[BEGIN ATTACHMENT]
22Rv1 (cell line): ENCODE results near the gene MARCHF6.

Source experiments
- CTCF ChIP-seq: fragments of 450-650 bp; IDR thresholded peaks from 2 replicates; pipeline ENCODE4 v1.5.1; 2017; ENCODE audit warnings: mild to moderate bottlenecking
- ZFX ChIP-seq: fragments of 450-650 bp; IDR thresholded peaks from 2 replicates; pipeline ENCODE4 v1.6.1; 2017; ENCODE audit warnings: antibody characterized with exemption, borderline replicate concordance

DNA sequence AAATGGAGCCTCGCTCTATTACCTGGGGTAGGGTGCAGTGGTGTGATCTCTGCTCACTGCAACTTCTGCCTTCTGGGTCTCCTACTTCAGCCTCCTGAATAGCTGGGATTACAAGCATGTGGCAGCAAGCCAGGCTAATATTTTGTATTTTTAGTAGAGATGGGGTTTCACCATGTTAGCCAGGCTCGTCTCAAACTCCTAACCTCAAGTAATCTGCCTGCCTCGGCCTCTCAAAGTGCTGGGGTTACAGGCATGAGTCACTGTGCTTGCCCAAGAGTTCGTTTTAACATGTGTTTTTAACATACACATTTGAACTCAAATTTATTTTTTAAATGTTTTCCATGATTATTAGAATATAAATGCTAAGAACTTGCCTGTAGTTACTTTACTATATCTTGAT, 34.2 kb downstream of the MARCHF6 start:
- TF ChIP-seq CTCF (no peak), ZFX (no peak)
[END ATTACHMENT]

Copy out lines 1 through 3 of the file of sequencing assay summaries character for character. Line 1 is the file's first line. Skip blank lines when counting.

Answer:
22Rv1 (cell line): ENCODE results near the gene MARCHF6.

Source experiments
- CTCF ChIP-seq: fragments of 450-650 bp; IDR thresholded peaks from 2 replicates; pipeline ENCODE4 v1.5.1; 2017; ENCODE audit warnings: mild to moderate bottlenecking